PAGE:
The Turkish “Drone Lord” who can succeed Erdogan

Once again Turkish President Recep Tayyip Erdogan has amazed the diplomacies of half the world in july by receiving his Ukrainian counterpart Volodymyr Zelensky and freeing the commanders of the Azov regiment. At the NATO summit in Vilnius, it gave Sweden the green light to join the organization while continuing to intercede in negotiations for the renewal of wheat agreements. This whirlwind of foreign policy interventions confirms his role as Turkey’s most powerful man with an indisputable influence in the entire Eurasian chessboard. Analysts wonder who, however, will one day be able to succeed such a cumbersome figure who, after the recent victory at the polls, has already announced that he does not want to run again.

The Sultan would actually already be working to ensure political continuity by focusing on an equally popular compatriot. This is Selçuk Bayraktar, brother of Haluk, the CEO of the Baykar company that produces the Bayraktar TB2 drones. An engineer developing avionics technology, Selçuk is also Prime Minister Erdogan’s son-in-law – he married Sümeyye, his youngest daughter – and for a growing number of observers may be interested in following in his father-in-law’s footsteps. A signal in this direction came from his visit to the areas affected by the violent earthquake of February 6 that between the south of the Anatolian peninsula and Syria caused more than 50 thousand deaths and hundreds of thousands of displaced people. In a video posted on Twitter, Selçuk promised to edificate buildings in order to house people impacted by the disaster. The words of comfort and civil commitment pronounced by the lord of drones also nicknamed the Turkish Elon Musk make one think of the dress rehearsal of a dolphin in pectore and follow his presence in the delegation that last year accompanied President Erdogan to Ukraine.

In the past, the possibility had taken shape in the Sultan’s family circle that another son-in-law, Berat Albayrak, the husband of his eldest daughter Esra, could be indicated as his possible successor. Appointed finance minister, in 2018 Albayrak faced a devaluation of the Turkish lira against the dollar of more than 30% and a severe recession, a dual crisis in which he demonstrated his incapacity. The image of the then minister wiping sweat in the midst of the economic storm at a press conference marked the sunset of his star.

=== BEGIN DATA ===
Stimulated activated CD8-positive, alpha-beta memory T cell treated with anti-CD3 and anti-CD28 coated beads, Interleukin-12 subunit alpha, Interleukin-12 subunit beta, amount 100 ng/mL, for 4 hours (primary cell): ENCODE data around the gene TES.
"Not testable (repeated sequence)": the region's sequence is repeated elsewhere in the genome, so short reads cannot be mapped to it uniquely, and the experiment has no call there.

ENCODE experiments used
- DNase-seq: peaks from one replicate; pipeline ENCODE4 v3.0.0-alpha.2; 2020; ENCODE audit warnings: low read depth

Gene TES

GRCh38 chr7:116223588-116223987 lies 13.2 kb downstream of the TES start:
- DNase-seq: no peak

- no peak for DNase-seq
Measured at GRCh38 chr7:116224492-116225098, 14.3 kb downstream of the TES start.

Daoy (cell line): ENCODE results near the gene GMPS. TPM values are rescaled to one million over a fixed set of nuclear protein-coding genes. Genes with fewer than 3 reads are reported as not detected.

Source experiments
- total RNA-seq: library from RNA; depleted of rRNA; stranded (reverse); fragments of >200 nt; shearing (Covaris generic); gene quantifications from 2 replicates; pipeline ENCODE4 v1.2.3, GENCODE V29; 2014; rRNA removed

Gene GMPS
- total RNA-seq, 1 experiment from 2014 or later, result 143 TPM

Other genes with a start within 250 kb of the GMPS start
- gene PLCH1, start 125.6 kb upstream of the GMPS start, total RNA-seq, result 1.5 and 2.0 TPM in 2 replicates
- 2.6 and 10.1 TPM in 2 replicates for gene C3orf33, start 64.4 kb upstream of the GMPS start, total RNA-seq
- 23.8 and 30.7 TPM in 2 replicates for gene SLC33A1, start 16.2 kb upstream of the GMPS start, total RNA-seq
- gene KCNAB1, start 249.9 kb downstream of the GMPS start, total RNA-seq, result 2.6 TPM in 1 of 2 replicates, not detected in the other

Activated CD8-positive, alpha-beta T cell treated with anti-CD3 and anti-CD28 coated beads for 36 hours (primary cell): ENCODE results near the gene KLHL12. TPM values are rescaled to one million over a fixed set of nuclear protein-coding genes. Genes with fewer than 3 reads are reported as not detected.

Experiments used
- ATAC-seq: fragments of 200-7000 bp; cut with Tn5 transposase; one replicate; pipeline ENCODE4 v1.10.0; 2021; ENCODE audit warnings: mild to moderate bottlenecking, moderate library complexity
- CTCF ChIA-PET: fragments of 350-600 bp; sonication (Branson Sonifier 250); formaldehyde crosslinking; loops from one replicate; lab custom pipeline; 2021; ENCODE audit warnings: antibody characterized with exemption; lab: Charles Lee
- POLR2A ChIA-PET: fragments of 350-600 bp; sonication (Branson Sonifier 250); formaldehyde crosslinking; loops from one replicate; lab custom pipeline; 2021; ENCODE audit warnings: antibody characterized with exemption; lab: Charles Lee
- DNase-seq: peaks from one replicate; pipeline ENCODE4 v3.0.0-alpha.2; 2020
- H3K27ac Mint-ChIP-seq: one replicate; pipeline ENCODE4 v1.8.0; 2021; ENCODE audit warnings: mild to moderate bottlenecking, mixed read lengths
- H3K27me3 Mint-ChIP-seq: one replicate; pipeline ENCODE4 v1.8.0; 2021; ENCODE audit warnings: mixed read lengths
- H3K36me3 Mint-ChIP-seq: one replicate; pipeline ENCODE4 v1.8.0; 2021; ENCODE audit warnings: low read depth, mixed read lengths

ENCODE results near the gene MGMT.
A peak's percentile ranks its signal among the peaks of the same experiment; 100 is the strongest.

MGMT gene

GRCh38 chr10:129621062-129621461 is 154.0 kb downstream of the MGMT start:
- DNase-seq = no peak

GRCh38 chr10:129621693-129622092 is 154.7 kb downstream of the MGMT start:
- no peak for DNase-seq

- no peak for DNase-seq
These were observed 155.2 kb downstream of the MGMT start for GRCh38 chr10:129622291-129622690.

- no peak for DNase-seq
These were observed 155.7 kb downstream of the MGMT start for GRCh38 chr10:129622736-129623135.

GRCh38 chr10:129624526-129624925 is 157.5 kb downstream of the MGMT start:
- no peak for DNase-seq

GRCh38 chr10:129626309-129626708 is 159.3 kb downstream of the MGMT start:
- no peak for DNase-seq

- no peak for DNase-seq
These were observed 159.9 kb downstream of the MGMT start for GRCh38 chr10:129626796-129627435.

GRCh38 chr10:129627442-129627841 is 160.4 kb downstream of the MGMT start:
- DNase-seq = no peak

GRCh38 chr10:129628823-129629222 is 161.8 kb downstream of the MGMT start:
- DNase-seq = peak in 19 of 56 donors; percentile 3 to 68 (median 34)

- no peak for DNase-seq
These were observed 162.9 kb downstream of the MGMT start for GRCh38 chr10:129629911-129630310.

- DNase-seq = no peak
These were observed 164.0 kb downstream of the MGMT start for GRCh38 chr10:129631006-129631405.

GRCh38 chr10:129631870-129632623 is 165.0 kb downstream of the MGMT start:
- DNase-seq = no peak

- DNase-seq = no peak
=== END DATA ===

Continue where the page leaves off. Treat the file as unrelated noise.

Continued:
Unlike his disgraced brother-in-law, Selçuk seems to have a promising future ahead of him even if at least for the moment he dismisses as gossip the rumors of his interest in governing the country. Yet, if he wanted to, the chief technology officer could win over the electorate by focusing on the winning image of the innovator at the top of a company that has become a symbol of Turkey. In fact, Selçuk is the real creator of the unmanned aircraft that, well before Ukraine, have distinguished themselves in Syria, Libya and Nagorno-Karabakh, all areas in which Ankara’s interests have come into conflict – often prevailing – with those of Moscow. It is no coincidence that the Bayraktar brothers have publicly expressed anti-Russian positions.

Selçuk’s profile is that of an internationally successful businessman. 43 years old, looking like a movie star, a passion since childhood for technology and, in particular, for airplanes with studies in engineering in Pennsylvania and at the Massachusetts Institute of Technology. Returning to Turkey in 2007, he helped develop the drone division at Baykar, the company founded in the eighties by his father Ozdemir. The turning point came a few years later when they won the contract for the supply to the Turkish army of unmanned aircraft that will be used in the anti-terrorist campaign against the Kurdish Workers’ Party (PKK). At the moment Selçuk looks with pride at the successes of the company – which has grown seven times since Erdogan’s arrival in power in 2003 – and says he is more interested in programming codes than politics, but since his entry into the Sultan’s family his public image has been marked by the publication of religious quotes on Instagram and Twitter and by support for educational initiatives.

Meanwhile, Baykar’s drones gained such recognition that in Kiev they dedicated songs to them and a lemur from the zoo of the Ukrainian capital was given the name of the Turkish company. The deadly unmanned aircraft have in fact given such a turning point in the initial phase of the war to upset Moscow’s plans to crush the enemy in a few days. Rich Outzen, a Turkey expert at the U.S. State Department, commented on the use of the Bayraktar TB2 stating that it “allowed an operational revolution in the way wars are fought”. The next challenge for Selçuk may be to transfer this revolution from technology to national politics. But this is a story that has yet to be written.